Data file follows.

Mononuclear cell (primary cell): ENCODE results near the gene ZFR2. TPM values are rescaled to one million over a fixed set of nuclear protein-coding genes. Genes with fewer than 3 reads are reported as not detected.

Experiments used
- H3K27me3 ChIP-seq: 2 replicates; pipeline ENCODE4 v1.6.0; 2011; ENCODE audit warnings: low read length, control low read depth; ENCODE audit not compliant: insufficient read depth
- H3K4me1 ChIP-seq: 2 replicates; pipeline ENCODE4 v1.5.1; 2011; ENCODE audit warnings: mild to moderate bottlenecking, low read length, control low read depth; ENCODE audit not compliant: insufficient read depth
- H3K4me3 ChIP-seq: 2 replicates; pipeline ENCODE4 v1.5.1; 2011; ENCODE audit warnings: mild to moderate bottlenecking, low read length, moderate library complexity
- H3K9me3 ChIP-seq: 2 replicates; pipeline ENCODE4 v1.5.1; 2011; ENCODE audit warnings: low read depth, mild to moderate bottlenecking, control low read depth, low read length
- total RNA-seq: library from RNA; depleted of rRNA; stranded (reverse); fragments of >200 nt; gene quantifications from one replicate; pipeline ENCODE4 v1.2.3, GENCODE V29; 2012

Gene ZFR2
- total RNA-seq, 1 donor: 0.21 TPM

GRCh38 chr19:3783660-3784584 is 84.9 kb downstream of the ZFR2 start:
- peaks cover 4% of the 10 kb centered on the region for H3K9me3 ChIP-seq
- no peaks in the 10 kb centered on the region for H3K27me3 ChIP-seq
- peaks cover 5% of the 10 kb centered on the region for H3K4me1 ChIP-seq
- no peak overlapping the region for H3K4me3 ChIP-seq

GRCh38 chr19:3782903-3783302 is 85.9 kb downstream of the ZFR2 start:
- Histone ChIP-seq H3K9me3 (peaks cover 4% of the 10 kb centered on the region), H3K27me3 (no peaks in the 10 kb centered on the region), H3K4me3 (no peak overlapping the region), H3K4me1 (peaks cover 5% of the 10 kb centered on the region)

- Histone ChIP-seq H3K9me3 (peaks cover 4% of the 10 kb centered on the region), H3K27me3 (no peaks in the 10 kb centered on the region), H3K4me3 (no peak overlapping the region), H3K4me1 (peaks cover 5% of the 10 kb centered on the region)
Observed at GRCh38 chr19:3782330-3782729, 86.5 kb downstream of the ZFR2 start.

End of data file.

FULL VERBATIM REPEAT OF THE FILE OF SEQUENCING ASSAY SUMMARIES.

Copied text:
Mononuclear cell (primary cell): ENCODE results near the gene ZFR2. TPM values are rescaled to one million over a fixed set of nuclear protein-coding genes. Genes with fewer than 3 reads are reported as not detected.

Experiments used
- H3K27me3 ChIP-seq: 2 replicates; pipeline ENCODE4 v1.6.0; 2011; ENCODE audit warnings: low read length, control low read depth; ENCODE audit not compliant: insufficient read depth
- H3K4me1 ChIP-seq: 2 replicates; pipeline ENCODE4 v1.5.1; 2011; ENCODE audit warnings: mild to moderate bottlenecking, low read length, control low read depth; ENCODE audit not compliant: insufficient read depth
- H3K4me3 ChIP-seq: 2 replicates; pipeline ENCODE4 v1.5.1; 2011; ENCODE audit warnings: mild to moderate bottlenecking, low read length, moderate library complexity
- H3K9me3 ChIP-seq: 2 replicates; pipeline ENCODE4 v1.5.1; 2011; ENCODE audit warnings: low read depth, mild to moderate bottlenecking, control low read depth, low read length
- total RNA-seq: library from RNA; depleted of rRNA; stranded (reverse); fragments of >200 nt; gene quantifications from one replicate; pipeline ENCODE4 v1.2.3, GENCODE V29; 2012

Gene ZFR2
- total RNA-seq, 1 donor: 0.21 TPM

GRCh38 chr19:3783660-3784584 is 84.9 kb downstream of the ZFR2 start:
- peaks cover 4% of the 10 kb centered on the region for H3K9me3 ChIP-seq
- no peaks in the 10 kb centered on the region for H3K27me3 ChIP-seq
- peaks cover 5% of the 10 kb centered on the region for H3K4me1 ChIP-seq
- no peak overlapping the region for H3K4me3 ChIP-seq

GRCh38 chr19:3782903-3783302 is 85.9 kb downstream of the ZFR2 start:
- Histone ChIP-seq H3K9me3 (peaks cover 4% of the 10 kb centered on the region), H3K27me3 (no peaks in the 10 kb centered on the region), H3K4me3 (no peak overlapping the region), H3K4me1 (peaks cover 5% of the 10 kb centered on the region)

- Histone ChIP-seq H3K9me3 (peaks cover 4% of the 10 kb centered on the region), H3K27me3 (no peaks in the 10 kb centered on the region), H3K4me3 (no peak overlapping the region), H3K4me1 (peaks cover 5% of the 10 kb centered on the region)
Observed at GRCh38 chr19:3782330-3782729, 86.5 kb downstream of the ZFR2 start.